Brands that were ahead of the curve reaped the rewards in the last two years. Many executives now recognize the value of digital strategies, but some were unprepared to respond quickly enough, leaving them exposed. Sadly, some organizations still believe they can do it rather than must.
In most industries, digital transformation is a matter of survival. Yes, it’s daunting – it requires data-driven insights and a fearless open-mindedness, but most importantly, top-down buy-in to avoid a siloed digital strategy. Some companies still prefer traditional marketing, but expectations rise and benchmarks shift. Customers will quickly notice if a company’s customer experience strategy (CX) isn’t evolving to meet changing expectations.
In fact, 31% of businesses admit to being slow to adopt digital strategies, which can significantly slow growth. Despite admitting to being slow adopters, 82 percent of executives said it is critical to keep up with market trends. Worse, this rapid shift to digital customer interaction means adoption rates are now approximately four years ahead of where they were previously. For example, implementing next-day delivery in e-commerce or a chatbot in business-to-business doesn’t make you ‘ahead of the curve’ (B2B). Yes, these could have been implemented before 2020, but being ahead of the curve is more about an organization’s attitude and culture.
- Getting started with digital
- Succeeding in digital
- Keeping up with trends
Getting started with digital
This is a daunting task, but now is the time for businesses to refocus their efforts on digital as part of their business strategy. Senior stakeholders need a holistic digital approach that meets their business and customer needs. It’s not just about implementing a digital strategy, but also about how you do it. Many believe it starts with the customer, but there is a crucial step before that – board buy-in.
There must be a business case. This usually starts with understanding current inefficiencies, understanding the market and competition to effectively hold a mirror up and reveal gaps, and evaluating the opportunity cost of not moving forward. In most cases, this means more potential for new customers, increased loyalty, and higher average spend. Even with a compelling business case, it comes down to trusting the product, innovation, operations, and marketing departments to shape the future. Nobody stays ahead of the curve by following the crowd, so there will always be some risk, but this is the classic risk/reward trade-off. Following that, determining how this will benefit the customer, their current pains, and the internal team’s day-to-day challenges is critical.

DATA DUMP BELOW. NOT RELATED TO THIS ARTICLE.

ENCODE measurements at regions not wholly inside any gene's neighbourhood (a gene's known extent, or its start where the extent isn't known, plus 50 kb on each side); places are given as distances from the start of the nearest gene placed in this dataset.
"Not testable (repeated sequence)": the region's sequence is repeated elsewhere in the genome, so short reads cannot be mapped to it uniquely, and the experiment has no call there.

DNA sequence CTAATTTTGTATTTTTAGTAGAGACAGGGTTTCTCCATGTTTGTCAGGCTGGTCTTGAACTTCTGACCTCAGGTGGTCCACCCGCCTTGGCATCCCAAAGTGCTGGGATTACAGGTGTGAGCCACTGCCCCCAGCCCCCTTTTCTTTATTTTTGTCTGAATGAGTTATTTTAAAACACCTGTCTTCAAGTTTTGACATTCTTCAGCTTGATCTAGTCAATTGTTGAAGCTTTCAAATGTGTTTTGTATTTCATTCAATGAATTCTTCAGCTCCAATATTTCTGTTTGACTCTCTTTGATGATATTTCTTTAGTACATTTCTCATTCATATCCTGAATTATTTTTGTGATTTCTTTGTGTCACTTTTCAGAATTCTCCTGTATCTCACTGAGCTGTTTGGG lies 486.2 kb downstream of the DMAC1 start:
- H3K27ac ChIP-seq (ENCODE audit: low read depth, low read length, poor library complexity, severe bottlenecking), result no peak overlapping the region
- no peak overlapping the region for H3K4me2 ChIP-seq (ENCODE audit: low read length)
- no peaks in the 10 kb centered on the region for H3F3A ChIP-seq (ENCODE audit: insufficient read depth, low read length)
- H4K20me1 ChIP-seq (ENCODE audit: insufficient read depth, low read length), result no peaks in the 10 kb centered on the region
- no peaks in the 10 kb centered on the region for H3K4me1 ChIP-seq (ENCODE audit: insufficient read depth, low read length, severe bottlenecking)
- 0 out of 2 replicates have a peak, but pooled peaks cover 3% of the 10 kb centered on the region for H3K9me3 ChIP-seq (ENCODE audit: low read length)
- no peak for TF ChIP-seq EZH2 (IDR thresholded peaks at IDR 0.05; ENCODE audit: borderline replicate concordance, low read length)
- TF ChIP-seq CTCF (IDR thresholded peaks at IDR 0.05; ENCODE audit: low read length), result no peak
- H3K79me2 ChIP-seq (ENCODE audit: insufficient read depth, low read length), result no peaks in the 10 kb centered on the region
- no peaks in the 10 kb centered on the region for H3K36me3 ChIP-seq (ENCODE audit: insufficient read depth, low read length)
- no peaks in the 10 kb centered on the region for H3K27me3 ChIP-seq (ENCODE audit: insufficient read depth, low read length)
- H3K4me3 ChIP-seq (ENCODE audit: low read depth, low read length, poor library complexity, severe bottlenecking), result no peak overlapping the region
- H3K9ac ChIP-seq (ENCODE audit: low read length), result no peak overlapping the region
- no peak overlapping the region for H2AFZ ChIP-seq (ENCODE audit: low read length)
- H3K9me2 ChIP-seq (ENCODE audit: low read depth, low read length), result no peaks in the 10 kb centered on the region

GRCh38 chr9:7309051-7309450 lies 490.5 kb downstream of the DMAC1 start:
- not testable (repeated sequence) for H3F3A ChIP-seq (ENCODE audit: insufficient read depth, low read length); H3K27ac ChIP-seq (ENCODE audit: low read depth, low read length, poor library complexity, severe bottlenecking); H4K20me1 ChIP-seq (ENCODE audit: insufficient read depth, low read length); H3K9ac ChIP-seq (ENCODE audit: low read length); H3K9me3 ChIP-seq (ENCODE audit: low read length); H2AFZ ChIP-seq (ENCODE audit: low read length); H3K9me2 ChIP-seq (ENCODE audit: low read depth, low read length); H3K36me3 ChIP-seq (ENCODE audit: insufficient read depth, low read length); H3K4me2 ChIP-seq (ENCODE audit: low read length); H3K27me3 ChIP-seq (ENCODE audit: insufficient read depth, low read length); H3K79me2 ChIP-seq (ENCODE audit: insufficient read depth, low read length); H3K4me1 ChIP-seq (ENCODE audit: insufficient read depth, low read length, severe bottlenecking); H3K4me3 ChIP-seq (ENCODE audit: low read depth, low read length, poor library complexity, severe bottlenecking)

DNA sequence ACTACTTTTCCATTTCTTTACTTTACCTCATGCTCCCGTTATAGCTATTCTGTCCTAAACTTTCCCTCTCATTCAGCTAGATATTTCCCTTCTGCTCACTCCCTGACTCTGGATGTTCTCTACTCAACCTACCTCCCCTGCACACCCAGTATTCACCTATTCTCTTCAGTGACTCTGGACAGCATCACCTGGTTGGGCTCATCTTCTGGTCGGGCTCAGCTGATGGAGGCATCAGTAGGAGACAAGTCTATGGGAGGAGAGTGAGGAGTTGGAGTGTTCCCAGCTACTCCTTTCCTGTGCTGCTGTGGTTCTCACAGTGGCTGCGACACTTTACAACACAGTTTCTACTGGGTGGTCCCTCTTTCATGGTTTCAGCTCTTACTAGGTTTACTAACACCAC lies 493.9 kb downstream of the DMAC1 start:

Succeeding in digital
The culture of experimentation, agility, and consistent analysis of customer motivations must be agreed upon. It’s at the heart of a company’s strategy, aiming to either save money or increase revenue. This improves internal operations, CX, customer-centric thinking, new products and services, and overall digital presence. To stay ahead of the curve, the business strategy must include a digital strategy. Then the entire C-suite embraces it, and the mindset is layered throughout the business. Then the company can enjoy increased revenue, improved internal systems, and a better CX.
Keeping up with trends
There is no one-size-fits-all solution because every organization has unique internal and external factors. In the end, it comes down to being pragmatic and flexible. Obviously, not everything will work, but progress and improvement are key – everything should have a commercial justification, e.g. is this helping drive revenue or save money while improving CX? Predicting the effort vs. return on investment probability is a great way to prioritize. The main point is that there is no ‘roadmap’ because the world moves too fast.